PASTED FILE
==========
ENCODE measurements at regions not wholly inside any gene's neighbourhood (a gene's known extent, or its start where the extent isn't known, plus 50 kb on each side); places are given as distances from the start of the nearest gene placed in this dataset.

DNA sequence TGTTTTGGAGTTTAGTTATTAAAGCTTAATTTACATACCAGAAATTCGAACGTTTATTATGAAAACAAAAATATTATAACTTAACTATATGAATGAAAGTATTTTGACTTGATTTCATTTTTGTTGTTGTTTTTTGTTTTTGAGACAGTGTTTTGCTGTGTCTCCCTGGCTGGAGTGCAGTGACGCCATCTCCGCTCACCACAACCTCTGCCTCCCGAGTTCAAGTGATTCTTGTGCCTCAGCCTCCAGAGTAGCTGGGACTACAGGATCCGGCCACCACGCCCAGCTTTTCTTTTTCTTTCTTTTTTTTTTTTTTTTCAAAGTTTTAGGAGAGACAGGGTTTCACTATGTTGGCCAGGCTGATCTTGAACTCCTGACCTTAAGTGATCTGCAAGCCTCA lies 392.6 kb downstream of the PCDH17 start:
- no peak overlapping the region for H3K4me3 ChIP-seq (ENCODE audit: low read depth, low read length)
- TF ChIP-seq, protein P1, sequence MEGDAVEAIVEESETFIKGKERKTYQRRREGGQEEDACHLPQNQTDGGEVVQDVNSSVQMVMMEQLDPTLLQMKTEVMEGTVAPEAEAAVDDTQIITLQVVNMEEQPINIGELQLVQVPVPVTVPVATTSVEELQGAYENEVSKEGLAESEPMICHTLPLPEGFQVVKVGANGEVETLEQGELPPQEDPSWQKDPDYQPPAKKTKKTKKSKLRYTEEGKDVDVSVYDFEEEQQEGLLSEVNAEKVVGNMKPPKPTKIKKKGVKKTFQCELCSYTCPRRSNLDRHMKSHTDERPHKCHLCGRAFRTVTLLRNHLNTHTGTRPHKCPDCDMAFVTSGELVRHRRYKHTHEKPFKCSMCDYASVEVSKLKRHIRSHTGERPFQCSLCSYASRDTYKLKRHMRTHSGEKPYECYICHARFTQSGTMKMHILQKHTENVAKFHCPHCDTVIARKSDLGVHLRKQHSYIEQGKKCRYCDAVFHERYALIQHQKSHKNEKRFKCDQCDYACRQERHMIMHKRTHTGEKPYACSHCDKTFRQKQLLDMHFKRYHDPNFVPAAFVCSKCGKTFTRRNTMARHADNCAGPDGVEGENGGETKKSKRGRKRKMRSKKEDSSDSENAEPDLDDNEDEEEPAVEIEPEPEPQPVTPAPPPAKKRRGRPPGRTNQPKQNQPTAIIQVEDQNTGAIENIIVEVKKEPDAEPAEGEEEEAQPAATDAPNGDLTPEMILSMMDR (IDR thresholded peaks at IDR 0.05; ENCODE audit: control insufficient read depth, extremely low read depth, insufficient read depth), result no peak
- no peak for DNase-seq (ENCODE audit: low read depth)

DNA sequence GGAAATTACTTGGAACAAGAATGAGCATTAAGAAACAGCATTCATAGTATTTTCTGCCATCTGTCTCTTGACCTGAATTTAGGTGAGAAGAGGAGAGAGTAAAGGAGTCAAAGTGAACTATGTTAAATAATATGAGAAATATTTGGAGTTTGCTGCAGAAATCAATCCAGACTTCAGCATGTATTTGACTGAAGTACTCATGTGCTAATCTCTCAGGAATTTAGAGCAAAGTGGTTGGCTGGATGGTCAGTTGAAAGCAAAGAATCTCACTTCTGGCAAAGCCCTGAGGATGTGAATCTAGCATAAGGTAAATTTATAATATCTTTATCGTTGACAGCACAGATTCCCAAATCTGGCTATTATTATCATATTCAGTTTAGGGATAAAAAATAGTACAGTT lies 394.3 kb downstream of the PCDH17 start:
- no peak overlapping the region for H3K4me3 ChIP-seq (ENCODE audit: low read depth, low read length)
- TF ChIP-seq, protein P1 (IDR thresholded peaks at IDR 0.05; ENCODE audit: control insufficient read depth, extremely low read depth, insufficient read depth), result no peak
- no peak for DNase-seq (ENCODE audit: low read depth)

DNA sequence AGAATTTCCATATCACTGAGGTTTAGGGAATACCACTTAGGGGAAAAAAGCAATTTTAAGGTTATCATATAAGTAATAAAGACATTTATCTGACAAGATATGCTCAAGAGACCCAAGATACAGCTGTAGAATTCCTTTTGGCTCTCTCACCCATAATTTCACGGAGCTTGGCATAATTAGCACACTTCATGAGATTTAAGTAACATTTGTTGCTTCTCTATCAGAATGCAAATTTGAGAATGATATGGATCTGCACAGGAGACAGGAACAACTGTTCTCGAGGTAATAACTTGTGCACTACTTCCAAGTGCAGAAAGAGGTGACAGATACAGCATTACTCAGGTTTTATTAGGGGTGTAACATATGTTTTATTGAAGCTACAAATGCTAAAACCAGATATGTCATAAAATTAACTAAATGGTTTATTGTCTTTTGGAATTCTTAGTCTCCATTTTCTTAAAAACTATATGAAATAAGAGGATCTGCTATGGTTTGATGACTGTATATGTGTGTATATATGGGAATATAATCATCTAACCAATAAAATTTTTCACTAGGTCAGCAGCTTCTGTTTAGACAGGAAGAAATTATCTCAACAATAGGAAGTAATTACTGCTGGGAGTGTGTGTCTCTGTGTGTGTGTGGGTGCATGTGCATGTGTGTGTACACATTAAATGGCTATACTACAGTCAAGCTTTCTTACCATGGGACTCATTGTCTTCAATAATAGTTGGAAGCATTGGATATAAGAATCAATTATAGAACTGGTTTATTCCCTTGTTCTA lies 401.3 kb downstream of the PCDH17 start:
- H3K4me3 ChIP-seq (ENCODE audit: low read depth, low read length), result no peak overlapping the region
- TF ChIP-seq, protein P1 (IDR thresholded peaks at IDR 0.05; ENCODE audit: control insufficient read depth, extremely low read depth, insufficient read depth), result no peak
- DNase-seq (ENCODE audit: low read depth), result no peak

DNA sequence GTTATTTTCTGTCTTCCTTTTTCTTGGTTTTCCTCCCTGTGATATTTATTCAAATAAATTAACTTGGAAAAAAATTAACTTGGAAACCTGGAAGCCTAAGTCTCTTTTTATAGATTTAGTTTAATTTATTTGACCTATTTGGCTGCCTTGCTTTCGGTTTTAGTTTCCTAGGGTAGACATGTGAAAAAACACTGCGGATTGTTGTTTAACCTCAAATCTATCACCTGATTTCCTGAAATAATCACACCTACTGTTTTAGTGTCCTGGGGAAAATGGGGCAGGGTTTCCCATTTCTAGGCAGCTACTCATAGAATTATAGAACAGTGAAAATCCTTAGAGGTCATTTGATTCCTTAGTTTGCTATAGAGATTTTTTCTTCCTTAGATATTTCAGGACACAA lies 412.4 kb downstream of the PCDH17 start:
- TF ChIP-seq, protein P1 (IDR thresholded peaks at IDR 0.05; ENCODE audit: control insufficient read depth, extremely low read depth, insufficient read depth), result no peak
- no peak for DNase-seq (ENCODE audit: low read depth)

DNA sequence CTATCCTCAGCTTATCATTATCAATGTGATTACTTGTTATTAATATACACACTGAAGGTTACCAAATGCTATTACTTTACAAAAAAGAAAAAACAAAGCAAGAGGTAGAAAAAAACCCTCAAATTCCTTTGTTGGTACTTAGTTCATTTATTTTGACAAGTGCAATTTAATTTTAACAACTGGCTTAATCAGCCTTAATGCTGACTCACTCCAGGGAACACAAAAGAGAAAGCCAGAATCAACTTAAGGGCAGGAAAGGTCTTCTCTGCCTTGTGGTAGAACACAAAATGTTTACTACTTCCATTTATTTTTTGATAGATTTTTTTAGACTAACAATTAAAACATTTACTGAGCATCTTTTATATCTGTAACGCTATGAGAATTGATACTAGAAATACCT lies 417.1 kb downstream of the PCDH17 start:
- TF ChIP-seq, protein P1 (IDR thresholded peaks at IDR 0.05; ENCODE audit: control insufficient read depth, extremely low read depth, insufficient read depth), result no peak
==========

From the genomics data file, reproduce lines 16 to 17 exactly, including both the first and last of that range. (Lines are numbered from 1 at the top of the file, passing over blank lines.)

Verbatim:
- no peak for DNase-seq (ENCODE audit: low read depth)

DNA sequence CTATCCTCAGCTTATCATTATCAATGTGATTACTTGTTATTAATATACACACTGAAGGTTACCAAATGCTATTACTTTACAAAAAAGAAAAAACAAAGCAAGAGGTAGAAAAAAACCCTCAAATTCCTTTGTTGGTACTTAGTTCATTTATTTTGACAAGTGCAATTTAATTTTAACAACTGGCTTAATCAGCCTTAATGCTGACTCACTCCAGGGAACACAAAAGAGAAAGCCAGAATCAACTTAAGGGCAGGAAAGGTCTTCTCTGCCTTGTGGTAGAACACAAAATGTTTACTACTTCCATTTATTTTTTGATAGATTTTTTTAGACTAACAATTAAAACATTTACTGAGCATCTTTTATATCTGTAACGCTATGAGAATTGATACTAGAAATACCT lies 417.1 kb downstream of the PCDH17 start: